The behaviours identified and the behaviour change techniques planned in health partnerships for antimicrobial stewardship

Rachel Hawkins, Panayiotis Michael, Lucie Byrne-Davis, Eleanor Bull, Richard Skone-James, Jo Hart

Research output: Contribution to journalArticlepeer-review


Antimicrobial stewardship (AMS) interventions promote optimised use of antimicrobials by healthcare professionals. In 2019-2020, the Commonwealth Partnerships for Antimicrobial Stewardship (CwPAMS) supported twelve global health partnerships in low-and-middle-income countries to co-develop education and training interventions to improve AMS practices among hospital staff.

This study aimed to describe 6 of the CwPAMS health partnerships’ target behaviours and behaviour change techniques (BCTs) within their planned AMS interventions. Content analysis extracted behaviours and BCTs from partnership materials. Techniques used by partnerships with (n=2) and without (n=4) an embedded behavioural scientist were compared, to understand their added value.

Nineteen AMS related behaviours for hospital staff were targeted; most commonly hand hygiene and antibiotic prescribing behaviours. Twenty-three BCTs were coded, with instructing participants on how to perform the behaviours the most prominent across all, including partnerships with a behavioural scientist. Intervention materials did not always report the context of the intervention being delivered, including who was delivering it and the target. Behaviours for change were also often not specified.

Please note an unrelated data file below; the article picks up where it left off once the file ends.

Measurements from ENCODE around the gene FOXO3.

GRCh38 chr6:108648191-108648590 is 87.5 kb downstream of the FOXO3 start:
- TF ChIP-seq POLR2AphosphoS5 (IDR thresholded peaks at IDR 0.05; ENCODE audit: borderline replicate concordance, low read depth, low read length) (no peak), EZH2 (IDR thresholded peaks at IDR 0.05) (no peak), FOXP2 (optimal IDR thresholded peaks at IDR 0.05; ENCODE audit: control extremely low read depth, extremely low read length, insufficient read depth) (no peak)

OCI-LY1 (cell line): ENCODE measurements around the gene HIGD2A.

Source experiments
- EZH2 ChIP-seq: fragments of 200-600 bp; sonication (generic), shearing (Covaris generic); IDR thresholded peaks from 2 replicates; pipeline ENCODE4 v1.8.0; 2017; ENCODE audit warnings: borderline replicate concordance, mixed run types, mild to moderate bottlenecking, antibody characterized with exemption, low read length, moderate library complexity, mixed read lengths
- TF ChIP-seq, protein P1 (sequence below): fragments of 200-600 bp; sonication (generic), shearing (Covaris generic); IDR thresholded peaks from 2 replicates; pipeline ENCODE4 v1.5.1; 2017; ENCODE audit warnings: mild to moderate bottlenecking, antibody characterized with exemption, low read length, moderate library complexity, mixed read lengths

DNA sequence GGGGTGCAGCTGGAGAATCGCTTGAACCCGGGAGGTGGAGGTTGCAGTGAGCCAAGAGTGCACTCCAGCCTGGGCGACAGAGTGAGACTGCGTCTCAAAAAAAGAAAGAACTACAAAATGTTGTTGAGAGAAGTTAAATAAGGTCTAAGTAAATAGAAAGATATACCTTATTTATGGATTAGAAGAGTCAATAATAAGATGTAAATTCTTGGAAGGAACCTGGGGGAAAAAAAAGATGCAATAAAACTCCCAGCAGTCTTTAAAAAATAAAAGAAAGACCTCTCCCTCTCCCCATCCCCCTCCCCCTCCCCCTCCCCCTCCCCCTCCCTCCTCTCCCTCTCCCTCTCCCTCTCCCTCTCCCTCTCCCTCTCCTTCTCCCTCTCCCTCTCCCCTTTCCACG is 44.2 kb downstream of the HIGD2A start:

Partnerships varied in reporting their content and specific behaviours, impacting replicability of their interventions, and limiting knowledge exchange. An AMS behaviour change intervention resource is recommended to support clear specification of prospective AMS interventions.
Original languageEnglish
JournalApplied Psychology: Health and Well-Being
Early online date26 Nov 2022
Publication statusE-pub ahead of print - 26 Nov 2022


  • Antimicrobial Resistance
  • Antimicrobial Stewardship
  • Behaviour Change
  • Implementation Frameworks


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